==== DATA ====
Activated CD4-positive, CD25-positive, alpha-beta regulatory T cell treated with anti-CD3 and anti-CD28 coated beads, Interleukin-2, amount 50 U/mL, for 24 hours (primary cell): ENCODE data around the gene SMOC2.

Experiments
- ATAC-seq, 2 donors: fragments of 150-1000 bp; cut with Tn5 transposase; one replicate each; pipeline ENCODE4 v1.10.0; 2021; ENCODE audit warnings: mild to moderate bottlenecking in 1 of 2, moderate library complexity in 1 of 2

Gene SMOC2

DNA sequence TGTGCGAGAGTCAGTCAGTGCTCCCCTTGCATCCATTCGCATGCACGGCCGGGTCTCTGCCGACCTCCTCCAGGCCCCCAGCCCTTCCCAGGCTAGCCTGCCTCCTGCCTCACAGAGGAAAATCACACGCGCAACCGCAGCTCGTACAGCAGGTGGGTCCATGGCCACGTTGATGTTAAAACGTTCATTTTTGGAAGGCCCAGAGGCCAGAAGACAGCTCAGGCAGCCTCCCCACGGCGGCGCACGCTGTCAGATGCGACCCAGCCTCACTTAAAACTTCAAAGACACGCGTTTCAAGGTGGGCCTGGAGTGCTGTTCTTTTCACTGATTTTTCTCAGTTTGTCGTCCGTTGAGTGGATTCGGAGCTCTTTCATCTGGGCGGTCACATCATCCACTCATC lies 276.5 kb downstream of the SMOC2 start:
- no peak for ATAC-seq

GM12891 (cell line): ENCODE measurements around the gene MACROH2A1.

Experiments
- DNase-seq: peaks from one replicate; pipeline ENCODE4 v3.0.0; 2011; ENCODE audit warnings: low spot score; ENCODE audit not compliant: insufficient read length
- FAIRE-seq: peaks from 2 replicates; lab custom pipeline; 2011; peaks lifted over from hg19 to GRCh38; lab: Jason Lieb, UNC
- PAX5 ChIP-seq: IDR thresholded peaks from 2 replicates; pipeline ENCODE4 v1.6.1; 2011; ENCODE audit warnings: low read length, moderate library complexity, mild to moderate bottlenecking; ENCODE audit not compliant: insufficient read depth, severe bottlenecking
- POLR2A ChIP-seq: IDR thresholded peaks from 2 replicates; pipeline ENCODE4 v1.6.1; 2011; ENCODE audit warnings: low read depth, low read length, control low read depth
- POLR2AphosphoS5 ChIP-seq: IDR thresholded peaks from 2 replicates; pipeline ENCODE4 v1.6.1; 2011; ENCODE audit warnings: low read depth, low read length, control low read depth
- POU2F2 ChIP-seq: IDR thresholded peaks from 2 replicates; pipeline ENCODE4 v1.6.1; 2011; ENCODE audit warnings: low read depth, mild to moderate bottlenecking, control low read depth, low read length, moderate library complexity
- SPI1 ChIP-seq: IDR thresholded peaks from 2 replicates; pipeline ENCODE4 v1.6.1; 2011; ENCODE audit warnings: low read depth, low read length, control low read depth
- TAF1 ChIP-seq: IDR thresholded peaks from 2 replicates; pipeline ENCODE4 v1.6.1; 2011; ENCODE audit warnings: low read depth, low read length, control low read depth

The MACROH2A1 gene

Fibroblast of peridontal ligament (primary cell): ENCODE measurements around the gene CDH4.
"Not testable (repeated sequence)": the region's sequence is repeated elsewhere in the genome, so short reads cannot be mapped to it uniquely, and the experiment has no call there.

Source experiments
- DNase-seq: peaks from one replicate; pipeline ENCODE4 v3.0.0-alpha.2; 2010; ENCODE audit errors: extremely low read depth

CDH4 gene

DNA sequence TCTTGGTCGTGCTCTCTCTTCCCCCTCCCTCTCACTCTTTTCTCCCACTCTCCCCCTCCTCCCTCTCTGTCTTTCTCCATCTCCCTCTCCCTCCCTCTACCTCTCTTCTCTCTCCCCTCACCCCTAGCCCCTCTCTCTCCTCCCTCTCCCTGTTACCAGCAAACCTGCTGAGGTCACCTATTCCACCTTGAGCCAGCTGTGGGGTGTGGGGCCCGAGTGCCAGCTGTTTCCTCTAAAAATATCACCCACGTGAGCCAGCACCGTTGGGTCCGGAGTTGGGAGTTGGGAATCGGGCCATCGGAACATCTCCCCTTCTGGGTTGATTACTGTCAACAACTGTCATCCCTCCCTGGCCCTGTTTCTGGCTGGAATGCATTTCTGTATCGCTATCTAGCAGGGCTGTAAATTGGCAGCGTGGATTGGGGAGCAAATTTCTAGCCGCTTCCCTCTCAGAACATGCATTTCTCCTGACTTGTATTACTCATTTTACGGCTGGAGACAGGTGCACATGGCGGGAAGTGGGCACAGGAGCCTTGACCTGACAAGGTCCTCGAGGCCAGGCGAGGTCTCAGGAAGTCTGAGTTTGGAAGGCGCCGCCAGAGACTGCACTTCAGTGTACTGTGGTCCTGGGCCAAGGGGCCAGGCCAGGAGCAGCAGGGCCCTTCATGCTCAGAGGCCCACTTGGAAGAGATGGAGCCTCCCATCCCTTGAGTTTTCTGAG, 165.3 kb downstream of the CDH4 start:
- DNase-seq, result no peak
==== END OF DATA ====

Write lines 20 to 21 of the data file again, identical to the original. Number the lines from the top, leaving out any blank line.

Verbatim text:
Source experiments
- DNase-seq: peaks from one replicate; pipeline ENCODE4 v3.0.0-alpha.2; 2010; ENCODE audit errors: extremely low read depth